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“In the spring of 1996, after the Labor Party leader Shimon Peres lost the Israeli Prime Ministership, by a fraction of a per cent, to a youthful Benjamin Netanyahu, of the Likud, he summed things up for the journalist Daniel Ben-Simon. “We lost,” Peres said. “Who is ‘we’?” Ben-Simon asked. “We, the Israelis.” “And who won?” Ben-Simon pressed. “Call them ‘the Jews,’ ” Peres said. He had no doubt been thinking through the distinction—anyway, he didn’t simply pluck it out of thin air. Netanyahu’s American political consultant, the late Arthur Finkelstein, had discretely made much of it during the campaign; the polling analyst and researcher Dahlia Scheindlin, who, years later, worked briefly with Finkelstein, recalled that “he placed great weight on the poll question, ‘Do you consider yourself more Jewish or more Israeli?’ ” He seemed to think, she said, that the distinction “explained everything in Israeli politics.”
It certainly explains much about the upcoming Israeli election, on April 9th, which seems to be a statistical toss-up between two blocs: call them the Jews, led—or incited—by Netanyahu, and the Israelis, led by Benny Gantz, the former Army chief who is the candidate of the Blue and White Party, which he recently formed with Yair Lapid, a former finance minister and the founder of the centrist Yesh Atid (“There Is a Future”) Party. The election poses for Israelis as stark and as consequential a decision about democratic norms as the 2020 election does for Americans. Finkelstein’s distinction matters in the United States, too, since American Jews seem fated to play an outsized role in next year’s election—especially in the Democratic primaries, where debate about the American Israel Public Affairs Committee’s influence over U.S. policy on Israel and Palestine—prompted, but hardly fabricated, by tweets and pronouncements from the freshman Minnesota representative Ilhan Omar—seems likely to remain a matter of contention. Indeed, the issue of Israelis vs. Jews poses a special conundrum for the delegates at the annual aipac policy conference, beginning this weekend, in Washington, D.C. The distinction may seem crucial, but delegates generally tend to ignore it, assuming that being “pro-Israel” amounts to accepting the virtues of a “Jewish state.”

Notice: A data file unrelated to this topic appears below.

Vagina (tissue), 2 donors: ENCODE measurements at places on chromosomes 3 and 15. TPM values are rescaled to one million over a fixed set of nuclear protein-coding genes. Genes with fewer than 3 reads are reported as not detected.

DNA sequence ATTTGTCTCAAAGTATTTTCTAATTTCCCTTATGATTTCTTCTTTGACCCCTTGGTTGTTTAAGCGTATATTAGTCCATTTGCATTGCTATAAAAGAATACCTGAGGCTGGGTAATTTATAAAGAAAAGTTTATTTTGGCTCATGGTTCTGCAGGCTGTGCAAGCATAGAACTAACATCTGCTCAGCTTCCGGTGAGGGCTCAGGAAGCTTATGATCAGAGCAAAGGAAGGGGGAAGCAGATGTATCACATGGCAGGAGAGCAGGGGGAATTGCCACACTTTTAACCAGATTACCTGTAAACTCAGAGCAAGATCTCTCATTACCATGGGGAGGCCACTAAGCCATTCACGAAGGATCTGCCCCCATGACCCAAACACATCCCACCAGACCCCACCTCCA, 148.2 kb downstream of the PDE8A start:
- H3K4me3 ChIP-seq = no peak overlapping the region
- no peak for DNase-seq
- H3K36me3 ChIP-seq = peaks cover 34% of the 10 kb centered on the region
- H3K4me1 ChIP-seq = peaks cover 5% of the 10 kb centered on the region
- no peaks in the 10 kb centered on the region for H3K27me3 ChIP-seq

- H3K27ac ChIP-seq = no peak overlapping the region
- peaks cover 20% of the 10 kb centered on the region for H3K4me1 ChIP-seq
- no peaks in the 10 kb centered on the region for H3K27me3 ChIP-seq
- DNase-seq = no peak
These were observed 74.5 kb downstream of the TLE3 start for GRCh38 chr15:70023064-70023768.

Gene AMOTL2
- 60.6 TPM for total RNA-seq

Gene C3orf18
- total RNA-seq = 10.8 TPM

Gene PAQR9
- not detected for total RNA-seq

In recent years, the conference has drawn nearly twenty thousand mostly Jewish delegates—community leaders, professionals, and rabbis, as well as four thousand students—with dozens of seminars and speakers who promote aipac’s lobbying to secure American financial and moral support for the Israeli government. Netanyahu and Gantz are both scheduled to address the conference, as are various Trump Administration officials, including Vice-President Mike Pence, as well as the Democratic congressional leaders Chuck Schumer and Nancy Pelosi. If past is prologue, the delegates will applaud both sides from both countries—proving, as the aipac Web site puts it, “bipartisan” support for a “sister” democracy—but the tensions at this year’s conference are unprecedented. Netanyahu has crossed what, for most American Jews, more than seventy-five per cent of whom voted Democratic in 2018, should be lines of principle, and often in ways that mirror Donald Trump. The Democratic 2020 candidates Bernie Sanders, Elizabeth Warren, Beto O’Rourke, Kirsten Gillibrand, and Kamala Harris have announced that they will not attend.”
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